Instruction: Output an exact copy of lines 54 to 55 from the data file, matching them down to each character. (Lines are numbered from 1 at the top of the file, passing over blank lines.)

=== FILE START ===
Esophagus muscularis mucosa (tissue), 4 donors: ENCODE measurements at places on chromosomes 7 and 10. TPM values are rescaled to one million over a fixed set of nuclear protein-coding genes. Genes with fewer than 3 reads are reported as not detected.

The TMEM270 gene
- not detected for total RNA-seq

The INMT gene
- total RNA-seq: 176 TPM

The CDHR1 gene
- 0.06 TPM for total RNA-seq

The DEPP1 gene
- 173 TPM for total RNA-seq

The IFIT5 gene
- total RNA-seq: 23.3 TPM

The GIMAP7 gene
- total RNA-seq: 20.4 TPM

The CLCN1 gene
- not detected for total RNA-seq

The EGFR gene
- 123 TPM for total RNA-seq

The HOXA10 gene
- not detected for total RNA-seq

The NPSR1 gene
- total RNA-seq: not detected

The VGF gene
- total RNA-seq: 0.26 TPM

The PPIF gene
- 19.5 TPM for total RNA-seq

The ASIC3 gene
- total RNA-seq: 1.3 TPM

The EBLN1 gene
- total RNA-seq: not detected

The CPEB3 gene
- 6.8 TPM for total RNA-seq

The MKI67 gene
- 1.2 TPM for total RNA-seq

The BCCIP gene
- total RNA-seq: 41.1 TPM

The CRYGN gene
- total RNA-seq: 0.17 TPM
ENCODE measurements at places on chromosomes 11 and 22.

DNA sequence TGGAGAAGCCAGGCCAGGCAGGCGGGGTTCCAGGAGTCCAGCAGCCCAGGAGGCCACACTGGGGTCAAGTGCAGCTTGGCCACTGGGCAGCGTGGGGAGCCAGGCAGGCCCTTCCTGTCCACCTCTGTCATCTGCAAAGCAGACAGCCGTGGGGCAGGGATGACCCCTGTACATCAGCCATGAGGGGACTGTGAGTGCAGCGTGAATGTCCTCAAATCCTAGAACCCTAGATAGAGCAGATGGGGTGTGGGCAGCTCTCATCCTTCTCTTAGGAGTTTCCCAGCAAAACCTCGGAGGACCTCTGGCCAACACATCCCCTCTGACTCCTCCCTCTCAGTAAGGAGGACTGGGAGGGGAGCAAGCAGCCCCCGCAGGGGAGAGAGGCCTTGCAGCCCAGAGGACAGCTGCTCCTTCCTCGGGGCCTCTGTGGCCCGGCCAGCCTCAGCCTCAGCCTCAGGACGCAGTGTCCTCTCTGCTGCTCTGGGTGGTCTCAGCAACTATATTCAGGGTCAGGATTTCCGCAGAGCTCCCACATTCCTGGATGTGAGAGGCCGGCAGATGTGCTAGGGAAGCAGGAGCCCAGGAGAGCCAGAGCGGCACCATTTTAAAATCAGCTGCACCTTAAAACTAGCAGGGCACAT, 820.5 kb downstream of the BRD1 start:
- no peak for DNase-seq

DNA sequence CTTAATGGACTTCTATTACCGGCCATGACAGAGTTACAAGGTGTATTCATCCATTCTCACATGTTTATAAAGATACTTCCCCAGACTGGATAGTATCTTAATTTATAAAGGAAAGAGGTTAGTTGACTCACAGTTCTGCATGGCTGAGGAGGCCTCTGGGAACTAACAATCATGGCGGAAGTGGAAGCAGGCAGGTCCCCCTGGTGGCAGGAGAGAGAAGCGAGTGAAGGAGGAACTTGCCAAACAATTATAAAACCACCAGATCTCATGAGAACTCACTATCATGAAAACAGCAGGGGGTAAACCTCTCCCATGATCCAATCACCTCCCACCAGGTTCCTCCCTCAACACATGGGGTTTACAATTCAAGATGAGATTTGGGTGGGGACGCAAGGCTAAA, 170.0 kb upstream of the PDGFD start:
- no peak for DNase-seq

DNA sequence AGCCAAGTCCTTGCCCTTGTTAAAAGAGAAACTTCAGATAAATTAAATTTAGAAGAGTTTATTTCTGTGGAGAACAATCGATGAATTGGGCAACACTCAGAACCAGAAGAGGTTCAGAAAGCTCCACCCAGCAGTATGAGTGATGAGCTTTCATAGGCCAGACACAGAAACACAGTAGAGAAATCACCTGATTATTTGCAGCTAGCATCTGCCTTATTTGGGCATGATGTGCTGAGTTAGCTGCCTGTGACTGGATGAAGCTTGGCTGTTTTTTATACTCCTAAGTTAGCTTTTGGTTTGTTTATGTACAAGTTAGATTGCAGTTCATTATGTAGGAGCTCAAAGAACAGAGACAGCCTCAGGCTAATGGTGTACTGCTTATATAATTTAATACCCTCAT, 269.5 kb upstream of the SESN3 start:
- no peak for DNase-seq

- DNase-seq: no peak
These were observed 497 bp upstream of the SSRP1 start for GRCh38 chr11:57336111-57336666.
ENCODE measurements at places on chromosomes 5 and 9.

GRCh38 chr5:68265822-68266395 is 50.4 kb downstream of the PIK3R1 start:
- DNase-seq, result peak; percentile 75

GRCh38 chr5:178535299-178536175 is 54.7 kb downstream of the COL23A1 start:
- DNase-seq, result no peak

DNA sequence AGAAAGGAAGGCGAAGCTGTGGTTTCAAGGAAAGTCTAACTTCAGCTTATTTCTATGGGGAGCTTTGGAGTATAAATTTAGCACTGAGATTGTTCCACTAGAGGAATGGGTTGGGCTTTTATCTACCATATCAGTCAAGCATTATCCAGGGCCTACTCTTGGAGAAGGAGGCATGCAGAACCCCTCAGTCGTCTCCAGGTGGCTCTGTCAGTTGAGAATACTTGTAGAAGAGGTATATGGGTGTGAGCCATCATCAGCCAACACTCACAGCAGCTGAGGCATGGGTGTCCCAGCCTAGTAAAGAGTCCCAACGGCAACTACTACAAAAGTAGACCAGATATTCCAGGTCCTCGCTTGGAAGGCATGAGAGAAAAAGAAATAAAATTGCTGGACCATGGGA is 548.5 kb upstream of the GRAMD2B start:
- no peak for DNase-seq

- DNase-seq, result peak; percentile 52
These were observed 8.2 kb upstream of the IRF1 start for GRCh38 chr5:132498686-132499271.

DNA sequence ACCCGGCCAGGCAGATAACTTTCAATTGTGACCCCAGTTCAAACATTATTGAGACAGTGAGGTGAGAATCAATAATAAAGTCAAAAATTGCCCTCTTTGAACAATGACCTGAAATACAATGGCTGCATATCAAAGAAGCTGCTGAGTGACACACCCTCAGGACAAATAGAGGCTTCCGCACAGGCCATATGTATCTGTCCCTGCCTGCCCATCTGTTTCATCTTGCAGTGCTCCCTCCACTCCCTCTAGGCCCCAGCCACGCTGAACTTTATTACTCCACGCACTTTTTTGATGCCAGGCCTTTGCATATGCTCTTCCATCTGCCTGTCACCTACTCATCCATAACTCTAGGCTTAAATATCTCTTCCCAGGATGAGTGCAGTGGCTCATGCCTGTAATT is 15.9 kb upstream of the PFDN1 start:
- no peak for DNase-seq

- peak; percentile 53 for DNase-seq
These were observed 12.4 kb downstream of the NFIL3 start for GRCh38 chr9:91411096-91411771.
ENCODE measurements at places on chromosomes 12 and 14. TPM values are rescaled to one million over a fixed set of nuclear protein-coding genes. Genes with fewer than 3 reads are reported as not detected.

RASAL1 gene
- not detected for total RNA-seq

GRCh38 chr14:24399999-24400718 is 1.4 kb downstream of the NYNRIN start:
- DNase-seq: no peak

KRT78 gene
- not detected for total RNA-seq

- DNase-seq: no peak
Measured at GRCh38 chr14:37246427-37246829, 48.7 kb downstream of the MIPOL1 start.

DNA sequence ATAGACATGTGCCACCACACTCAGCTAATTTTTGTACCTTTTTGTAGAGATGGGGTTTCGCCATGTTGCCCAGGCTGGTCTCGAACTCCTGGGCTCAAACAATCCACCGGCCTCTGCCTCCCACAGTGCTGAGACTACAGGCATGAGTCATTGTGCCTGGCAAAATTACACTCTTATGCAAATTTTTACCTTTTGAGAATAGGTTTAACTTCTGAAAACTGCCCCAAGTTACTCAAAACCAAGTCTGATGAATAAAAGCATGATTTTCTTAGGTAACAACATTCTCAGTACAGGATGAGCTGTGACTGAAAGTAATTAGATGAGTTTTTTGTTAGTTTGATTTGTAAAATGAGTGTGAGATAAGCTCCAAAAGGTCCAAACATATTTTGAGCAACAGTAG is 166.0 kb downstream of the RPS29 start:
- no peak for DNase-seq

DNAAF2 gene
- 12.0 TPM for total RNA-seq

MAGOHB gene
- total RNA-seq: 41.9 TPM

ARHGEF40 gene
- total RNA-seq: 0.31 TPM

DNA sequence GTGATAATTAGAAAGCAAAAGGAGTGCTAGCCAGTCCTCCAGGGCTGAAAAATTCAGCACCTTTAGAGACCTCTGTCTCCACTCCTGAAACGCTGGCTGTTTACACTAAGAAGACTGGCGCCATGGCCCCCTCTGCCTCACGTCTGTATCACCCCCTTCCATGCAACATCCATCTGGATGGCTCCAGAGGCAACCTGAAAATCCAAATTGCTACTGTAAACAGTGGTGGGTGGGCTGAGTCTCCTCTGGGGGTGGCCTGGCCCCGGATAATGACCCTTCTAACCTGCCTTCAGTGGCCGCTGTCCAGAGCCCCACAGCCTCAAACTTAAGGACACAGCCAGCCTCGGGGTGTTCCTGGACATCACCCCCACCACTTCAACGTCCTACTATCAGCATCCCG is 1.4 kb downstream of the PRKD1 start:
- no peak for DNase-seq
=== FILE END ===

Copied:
- DNase-seq, result peak; percentile 52
These were observed 8.2 kb upstream of the IRF1 start for GRCh38 chr5:132498686-132499271.